Figure 3

The activation of microglia and astrocytes and the expression of proinflammatory cytokines related to the disruption of BSCB in the spinal cord over time. (A, B) Representative blots and quantification of Iba1, GFAP, IL-1β, TNF-α and MMP9 on postoperative days in the sham and tumor groups. n=3 for each time point per group. (C, D) Immunofluorescent staining and quantification of mean fluorescence intensity of Iba1 (green) and GFAP (red) in the ipsilateral spinal cord dorsal horn of the sham and tumor group of mice over time. Scale bar, 50 µm. n=3 for each time point per group. *P<0.05 vs day 0, **p<0.01, ***p<0.001. All data are presented as the means±SD. BSCB, blood–spinal cord barrier; GFAP, a marker of astrocyte; Iba1, a marker of microglia; IL-1β, interleukin-1β; TNF-α, tumor necrosis factor α.

We next assessed the expression and cellular localization of CB2R. The levels of CB2R were not obviously altered in both sham and tumor group of mice (figure 4A,C). The results of double immunofluorescence staining showed that CB2R was mostly colocalized with OX42 (a microglia marker) and a few with GFAP in the spinal dorsal horn (figure 4E,F).

Figure 4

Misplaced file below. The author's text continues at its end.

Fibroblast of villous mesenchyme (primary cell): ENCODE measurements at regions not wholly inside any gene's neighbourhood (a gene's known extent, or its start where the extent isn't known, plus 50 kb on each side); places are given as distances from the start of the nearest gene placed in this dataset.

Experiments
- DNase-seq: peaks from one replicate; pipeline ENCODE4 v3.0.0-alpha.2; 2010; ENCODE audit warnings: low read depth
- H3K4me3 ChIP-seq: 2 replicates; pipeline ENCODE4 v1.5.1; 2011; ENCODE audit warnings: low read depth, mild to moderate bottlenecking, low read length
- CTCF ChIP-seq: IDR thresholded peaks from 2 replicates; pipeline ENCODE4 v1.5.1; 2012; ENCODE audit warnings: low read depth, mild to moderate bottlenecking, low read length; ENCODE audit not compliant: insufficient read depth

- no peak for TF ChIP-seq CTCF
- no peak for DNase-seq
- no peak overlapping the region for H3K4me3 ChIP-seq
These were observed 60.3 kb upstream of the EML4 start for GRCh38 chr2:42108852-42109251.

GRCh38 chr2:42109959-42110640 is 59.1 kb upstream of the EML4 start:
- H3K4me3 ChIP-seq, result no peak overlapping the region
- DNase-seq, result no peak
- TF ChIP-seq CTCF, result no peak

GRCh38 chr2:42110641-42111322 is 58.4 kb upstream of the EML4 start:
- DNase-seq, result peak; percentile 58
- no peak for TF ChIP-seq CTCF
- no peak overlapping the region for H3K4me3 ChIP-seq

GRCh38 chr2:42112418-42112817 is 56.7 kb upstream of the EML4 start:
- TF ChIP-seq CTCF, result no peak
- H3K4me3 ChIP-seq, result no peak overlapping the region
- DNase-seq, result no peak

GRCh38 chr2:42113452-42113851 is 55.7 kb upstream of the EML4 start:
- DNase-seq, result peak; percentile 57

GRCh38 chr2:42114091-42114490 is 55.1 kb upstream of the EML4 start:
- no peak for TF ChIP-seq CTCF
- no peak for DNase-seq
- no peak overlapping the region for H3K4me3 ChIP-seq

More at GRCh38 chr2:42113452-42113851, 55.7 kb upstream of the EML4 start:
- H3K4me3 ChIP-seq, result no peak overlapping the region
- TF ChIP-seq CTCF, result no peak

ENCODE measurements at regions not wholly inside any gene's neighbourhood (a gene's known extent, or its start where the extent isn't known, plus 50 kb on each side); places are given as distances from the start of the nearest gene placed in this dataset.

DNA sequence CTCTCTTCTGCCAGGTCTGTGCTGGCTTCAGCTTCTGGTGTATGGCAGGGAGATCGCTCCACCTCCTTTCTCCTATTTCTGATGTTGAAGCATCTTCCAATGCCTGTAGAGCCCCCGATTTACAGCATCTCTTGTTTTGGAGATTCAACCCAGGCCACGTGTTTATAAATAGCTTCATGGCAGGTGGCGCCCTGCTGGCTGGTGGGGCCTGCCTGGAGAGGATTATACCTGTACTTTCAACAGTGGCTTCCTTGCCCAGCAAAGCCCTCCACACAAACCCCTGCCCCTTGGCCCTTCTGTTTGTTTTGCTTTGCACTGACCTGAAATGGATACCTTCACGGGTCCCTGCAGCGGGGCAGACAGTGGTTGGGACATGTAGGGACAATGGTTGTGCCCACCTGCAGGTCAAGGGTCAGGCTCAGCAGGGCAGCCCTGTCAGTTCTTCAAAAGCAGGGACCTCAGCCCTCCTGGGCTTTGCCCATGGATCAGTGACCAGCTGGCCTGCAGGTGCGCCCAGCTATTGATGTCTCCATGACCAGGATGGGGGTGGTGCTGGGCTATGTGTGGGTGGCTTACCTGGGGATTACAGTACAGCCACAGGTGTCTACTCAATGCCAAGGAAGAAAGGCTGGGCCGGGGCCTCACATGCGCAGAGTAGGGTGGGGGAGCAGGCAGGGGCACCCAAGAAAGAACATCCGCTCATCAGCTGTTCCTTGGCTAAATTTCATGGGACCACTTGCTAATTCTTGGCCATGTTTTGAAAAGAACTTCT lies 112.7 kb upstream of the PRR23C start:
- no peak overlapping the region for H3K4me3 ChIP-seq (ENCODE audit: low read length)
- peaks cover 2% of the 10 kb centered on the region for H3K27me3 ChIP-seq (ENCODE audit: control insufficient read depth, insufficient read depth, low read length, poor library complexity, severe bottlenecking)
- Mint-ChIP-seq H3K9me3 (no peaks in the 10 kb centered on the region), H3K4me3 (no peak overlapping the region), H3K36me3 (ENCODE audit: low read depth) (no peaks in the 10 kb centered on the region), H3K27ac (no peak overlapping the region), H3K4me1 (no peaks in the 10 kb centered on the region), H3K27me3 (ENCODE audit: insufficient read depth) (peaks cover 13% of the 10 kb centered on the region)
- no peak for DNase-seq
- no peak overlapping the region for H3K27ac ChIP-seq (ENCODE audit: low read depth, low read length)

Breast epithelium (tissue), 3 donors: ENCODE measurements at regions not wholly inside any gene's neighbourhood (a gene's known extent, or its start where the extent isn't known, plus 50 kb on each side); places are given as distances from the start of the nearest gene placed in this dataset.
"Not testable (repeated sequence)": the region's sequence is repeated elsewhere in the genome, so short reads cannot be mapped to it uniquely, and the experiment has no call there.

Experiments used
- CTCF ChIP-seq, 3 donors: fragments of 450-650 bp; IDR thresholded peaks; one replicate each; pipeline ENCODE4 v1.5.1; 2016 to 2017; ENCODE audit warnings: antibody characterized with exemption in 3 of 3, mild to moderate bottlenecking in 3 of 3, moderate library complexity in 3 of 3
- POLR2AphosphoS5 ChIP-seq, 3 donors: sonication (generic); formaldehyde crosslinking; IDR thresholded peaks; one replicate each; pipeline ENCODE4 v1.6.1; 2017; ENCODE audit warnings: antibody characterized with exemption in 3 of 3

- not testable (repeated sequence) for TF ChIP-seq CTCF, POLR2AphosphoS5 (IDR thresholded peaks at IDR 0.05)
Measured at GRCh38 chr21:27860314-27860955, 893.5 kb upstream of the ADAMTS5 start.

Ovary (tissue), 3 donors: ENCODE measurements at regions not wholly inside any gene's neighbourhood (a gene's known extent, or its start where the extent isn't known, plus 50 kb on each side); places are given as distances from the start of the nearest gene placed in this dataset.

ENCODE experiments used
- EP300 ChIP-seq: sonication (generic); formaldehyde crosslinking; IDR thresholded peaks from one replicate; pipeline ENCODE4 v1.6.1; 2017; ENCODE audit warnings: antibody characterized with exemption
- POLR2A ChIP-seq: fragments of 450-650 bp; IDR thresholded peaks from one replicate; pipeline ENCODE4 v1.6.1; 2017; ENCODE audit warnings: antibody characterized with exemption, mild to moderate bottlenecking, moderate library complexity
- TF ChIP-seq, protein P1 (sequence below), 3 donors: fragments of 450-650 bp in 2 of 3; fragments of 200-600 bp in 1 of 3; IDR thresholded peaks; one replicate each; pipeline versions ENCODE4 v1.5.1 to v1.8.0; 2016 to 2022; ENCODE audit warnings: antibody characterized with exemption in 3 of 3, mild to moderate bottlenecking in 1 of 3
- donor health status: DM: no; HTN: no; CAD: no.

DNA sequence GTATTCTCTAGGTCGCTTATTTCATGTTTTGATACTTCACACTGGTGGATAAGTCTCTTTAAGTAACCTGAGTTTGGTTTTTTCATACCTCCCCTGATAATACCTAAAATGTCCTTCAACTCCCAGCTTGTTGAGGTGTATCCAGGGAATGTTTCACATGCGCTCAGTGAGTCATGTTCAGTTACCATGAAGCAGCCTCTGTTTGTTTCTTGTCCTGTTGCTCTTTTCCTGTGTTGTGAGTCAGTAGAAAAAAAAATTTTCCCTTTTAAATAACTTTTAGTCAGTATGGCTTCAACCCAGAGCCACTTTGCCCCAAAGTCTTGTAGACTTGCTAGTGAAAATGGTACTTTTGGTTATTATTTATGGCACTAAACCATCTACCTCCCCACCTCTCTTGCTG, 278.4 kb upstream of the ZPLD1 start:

Colocalization of CB2R on microglia and astrocytes in the spinal dorsal horn of BCP mice. (A, C) Representative blots and quantification of CB2R on postoperative days in the sham and tumor groups. n=3 for each time point per group. (B, D) representative blots and quantification of CB2R at 2, 6, 12, 24, 48 and 72 hours after the injection of JWH015 compared with vehicle injection respectively. n=3 for each time point per group. (E) Double immunostaining of CB2R (green) and OX42 (red) in the spinal dorsal horn performing in Con and tumor (day 14) group mice. (F) Double immunostaining of CB2R (green) and GFAP (red) in the spinal dorsal horn performing in Con and tumor (day 14) group mice. Arrows showed the representative merge of CB2R and OX42 or GFAP. (G) Immunofluorescence negative controls. immunostaining of goat anti-rabbit secondary antibody (green) and goat anti-mouse secondary antibody (red) in the ipsilateral spinal dorsal horn of the tumor (day 14) group of mice. Scale bar, 50 µm and 20 µm. All data are presented as the means±SD. BCP, bone cancer pain; CB2R, cannabinoid receptor 2; GFAP, a marker of astrocyte; OX42, a marker of microglia.